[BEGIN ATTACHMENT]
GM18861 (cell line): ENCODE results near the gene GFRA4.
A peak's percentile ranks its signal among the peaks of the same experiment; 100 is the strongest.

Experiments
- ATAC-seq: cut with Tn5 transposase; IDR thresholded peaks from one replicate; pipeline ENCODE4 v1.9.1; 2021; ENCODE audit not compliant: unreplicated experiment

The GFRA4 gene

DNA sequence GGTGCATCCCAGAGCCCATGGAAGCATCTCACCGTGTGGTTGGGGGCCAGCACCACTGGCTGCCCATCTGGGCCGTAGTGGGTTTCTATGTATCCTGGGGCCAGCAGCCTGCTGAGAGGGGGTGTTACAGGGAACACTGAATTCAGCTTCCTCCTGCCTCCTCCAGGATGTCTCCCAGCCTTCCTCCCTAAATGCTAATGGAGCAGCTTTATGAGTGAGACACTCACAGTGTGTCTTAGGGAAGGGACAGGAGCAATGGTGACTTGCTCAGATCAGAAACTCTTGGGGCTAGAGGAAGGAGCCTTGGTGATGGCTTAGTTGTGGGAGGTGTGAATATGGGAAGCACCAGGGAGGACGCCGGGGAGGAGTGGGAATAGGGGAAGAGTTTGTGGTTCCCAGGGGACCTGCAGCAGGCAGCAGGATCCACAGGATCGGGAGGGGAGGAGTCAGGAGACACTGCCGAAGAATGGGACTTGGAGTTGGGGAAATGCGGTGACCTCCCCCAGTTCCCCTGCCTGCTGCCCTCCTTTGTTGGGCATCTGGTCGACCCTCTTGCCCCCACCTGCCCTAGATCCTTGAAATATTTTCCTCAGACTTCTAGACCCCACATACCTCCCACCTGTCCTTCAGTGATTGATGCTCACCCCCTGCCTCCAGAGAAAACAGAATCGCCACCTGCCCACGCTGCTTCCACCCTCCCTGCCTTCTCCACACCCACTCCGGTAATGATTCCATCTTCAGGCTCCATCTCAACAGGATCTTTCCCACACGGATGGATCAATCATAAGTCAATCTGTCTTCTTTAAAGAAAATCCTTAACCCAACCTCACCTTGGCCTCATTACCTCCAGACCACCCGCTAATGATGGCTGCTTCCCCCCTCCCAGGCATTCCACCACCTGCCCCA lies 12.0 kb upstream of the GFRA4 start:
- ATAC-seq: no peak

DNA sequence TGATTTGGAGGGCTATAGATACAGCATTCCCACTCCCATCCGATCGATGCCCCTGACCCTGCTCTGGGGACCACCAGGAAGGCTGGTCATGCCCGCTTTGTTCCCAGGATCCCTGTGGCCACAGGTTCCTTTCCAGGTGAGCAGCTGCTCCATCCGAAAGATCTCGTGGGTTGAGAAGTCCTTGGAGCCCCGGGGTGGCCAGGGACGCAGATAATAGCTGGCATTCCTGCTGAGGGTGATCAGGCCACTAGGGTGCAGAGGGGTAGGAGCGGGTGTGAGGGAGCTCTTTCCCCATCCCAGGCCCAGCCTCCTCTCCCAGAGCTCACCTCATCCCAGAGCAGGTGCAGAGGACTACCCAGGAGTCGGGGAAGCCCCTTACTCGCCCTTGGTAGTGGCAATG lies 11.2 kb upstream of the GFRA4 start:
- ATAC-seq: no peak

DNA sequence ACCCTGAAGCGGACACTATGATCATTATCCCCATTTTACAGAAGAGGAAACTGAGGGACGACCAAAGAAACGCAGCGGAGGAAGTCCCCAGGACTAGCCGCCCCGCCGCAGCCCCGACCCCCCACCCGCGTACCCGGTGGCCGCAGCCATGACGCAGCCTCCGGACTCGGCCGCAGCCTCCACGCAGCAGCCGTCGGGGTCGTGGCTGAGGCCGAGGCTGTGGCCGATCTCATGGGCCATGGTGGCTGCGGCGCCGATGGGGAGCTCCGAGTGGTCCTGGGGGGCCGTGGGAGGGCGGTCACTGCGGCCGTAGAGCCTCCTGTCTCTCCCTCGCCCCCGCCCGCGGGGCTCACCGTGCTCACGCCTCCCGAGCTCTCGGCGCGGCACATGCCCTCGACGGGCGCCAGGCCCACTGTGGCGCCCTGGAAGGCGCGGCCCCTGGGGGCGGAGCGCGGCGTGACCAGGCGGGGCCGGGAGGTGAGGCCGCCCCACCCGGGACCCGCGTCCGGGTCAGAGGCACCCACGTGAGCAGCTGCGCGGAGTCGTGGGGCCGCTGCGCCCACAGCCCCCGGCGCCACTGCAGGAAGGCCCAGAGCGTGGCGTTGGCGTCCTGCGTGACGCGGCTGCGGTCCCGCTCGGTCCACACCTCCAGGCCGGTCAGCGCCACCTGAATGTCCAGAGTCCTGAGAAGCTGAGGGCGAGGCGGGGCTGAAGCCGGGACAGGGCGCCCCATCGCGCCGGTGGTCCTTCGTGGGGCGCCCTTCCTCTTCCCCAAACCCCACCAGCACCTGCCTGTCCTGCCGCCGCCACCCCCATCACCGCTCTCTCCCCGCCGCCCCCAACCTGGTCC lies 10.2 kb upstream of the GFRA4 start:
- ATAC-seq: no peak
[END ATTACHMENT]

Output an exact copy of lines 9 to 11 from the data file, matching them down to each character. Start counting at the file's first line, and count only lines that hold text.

- ATAC-seq: no peak

DNA sequence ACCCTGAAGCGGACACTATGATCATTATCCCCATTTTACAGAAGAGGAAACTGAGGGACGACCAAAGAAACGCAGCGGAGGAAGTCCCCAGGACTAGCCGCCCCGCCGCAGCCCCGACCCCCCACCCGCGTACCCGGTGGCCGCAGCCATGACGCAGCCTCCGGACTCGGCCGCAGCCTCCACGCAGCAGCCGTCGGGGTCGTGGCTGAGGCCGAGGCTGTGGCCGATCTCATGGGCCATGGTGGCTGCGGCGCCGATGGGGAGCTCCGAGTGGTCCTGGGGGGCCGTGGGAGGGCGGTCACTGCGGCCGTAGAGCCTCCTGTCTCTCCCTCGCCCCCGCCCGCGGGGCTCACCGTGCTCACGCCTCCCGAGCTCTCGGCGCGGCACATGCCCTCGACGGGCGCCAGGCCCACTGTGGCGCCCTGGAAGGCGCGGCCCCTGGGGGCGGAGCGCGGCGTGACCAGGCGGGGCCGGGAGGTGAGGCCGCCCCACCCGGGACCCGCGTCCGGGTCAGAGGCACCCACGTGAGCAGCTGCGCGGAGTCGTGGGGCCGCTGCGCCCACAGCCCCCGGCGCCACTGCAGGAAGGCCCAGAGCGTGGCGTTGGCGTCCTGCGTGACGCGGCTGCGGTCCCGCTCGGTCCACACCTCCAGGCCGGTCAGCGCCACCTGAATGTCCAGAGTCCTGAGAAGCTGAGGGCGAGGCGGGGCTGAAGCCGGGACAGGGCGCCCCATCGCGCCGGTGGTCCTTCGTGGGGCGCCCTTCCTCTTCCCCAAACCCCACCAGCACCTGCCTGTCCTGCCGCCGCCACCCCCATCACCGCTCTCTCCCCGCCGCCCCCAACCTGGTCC lies 10.2 kb upstream of the GFRA4 start:
- ATAC-seq: no peak